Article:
Business Activity Statements (BAS) will also be required to be lodged on a monthly or quarterly basis and payments made to the ATO as required.  And then you will have to declare your business income on your tax return for each financial year that you operate a ride sourcing service.  My advice here would be speak to an accountant before you begin operating.

The key thing with this and any other business is that you put funds aside to cover any amounts due for GST and tax.  Not all of the money that you receive from your business operations is yours to keep.  And with the ATO constantly improving their IT and data matching abilities they may be able to identify exactly how much income that you earn! 

The ATO can also check vehicle and boat registrations which they can use to identify any differences in the income you earn and the lifestyle you lead.  And keep in mind that they can also check Facebook, Instagram and other social media too.

If you are thinking of starting a business and would like our assistance please call UHY Haines Norton on 4972 1300 or email info@uhyhncq.com.au  

06 November 2018

Fighting Fair

By Tina Zawila
Maybe it was just a coincidence that this Halloween, the ATO visited Gladstone?  For many the thought of the ATO showing up on your doorstep may be a little frightening, however, the purpose of their visit was to provide an update on their activities and to gain feedback on how our region was coping with the significant changes in our economy.

In particular, the Chair of the Tax Practitioners Board advised that the ATO will be focusing on several areas this year, but in particular he noted work related expenses claimed by salary and wage earners and the black economy.

Now you may think that the black economy has nothing to do with you, as we typically associate the black economy with the big end of town – the giant corporations who don’t pay their fair share of tax.  However, the facts are, that the black economy represents 3% of our economy at A$50billion, of which corporate tax losses from multinationals is only A$3billion.  You may also think of drugs, illicit tobacco, counterfeit goods, unregulated offshore gambling etc, however, it is actually understated business income that represents a significant portion of the black economy (A$10-$20billion).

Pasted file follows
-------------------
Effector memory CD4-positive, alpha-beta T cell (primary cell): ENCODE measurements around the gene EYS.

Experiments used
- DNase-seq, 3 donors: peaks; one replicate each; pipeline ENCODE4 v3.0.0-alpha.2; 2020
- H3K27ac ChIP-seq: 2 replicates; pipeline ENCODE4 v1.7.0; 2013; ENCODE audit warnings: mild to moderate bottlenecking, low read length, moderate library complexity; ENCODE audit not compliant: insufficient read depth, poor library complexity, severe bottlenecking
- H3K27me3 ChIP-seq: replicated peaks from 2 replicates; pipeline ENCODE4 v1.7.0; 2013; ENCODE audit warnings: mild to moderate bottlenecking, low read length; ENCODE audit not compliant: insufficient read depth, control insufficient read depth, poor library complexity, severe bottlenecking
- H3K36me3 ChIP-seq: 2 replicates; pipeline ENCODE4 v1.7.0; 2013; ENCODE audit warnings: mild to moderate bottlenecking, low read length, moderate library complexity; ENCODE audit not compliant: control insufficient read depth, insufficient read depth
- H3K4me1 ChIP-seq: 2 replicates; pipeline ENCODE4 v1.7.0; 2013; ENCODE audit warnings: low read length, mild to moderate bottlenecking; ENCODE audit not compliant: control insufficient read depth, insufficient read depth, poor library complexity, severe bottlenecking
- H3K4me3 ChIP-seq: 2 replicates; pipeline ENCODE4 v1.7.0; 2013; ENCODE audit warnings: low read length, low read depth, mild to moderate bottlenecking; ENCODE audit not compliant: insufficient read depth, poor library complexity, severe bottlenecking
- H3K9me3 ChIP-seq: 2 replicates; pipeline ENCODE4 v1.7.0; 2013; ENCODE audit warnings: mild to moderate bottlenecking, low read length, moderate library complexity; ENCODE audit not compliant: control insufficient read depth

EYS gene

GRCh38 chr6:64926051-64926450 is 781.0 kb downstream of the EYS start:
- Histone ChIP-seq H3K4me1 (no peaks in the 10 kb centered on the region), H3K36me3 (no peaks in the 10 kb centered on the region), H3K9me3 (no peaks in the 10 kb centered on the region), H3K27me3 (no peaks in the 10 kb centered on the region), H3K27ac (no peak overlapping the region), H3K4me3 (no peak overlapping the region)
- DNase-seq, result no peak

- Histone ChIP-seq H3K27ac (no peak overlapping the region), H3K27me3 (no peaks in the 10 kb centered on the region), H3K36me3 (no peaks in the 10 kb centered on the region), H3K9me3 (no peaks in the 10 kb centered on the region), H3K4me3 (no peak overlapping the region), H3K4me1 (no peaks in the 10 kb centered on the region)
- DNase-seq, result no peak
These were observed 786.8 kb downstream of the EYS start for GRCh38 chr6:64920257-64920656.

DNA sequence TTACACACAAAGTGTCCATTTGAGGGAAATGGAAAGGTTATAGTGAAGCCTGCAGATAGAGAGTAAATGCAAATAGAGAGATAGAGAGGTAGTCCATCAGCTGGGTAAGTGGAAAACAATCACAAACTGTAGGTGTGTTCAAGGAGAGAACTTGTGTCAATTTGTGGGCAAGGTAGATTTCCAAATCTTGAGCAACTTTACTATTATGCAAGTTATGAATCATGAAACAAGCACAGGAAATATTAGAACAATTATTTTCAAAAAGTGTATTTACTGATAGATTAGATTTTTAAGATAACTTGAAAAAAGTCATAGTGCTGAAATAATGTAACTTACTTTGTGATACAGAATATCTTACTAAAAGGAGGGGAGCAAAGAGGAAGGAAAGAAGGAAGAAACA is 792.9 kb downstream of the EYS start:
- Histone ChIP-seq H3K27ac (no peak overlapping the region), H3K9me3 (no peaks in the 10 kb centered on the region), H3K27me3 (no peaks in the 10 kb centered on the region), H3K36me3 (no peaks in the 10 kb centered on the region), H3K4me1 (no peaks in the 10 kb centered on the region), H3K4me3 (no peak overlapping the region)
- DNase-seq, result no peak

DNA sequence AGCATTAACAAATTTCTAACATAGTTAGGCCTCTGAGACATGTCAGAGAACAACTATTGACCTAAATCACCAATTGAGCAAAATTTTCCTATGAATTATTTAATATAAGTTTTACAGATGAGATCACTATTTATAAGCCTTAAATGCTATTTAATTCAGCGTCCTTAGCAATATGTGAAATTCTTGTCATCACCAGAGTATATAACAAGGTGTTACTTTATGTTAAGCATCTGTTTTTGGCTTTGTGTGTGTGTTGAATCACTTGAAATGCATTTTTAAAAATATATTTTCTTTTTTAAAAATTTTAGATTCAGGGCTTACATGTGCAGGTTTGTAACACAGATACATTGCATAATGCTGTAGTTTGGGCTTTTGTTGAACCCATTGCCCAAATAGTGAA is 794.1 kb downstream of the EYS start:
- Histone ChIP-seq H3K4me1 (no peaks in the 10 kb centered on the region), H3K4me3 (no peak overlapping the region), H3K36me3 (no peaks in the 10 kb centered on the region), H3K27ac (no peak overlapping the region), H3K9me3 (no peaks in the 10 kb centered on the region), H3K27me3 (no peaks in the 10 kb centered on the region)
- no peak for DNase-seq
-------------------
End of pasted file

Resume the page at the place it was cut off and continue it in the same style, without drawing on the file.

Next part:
We are all aware of the cash economy and unconsciously many of us participate – how many of you ask a tradie or a retailer “how much if I pay cash?”, expecting a lower price?  The problem with this common practice is that it promotes an unfair playing field where the businesses who do the right thing are at a commercial disadvantage.

The Black Economy Taskforce gathered evidence from many sources including contractors who are outbid on contracts in various industries because they don’t make cash payments to their workers and contractors.  Many of them are completely frustrated that their ability to earn their income was being undermined by people who were just aggressively under-pricing and cheating. 

The Taskforce final report argued for a “near non-cash world”, however the government didn’t quite embrace that concept.  They did accept many of the report’s recommendations including things like an economy-wide cash payment limit of $10,000, a ban on electronic sales suppression tools, making businesses report payments to contactors in high-risk industries, and extending ATO audit and compliance programs.

So we can expect to see an increase in ATO audit activity regarding cash transactions, contractor payments and “sham” ABN’s used by people who are engaged as contractors when they should be employees. 

If you need further advice or assistance with tax compliance or reporting obligations contact the professional team at UHY Haines Norton on 49721300.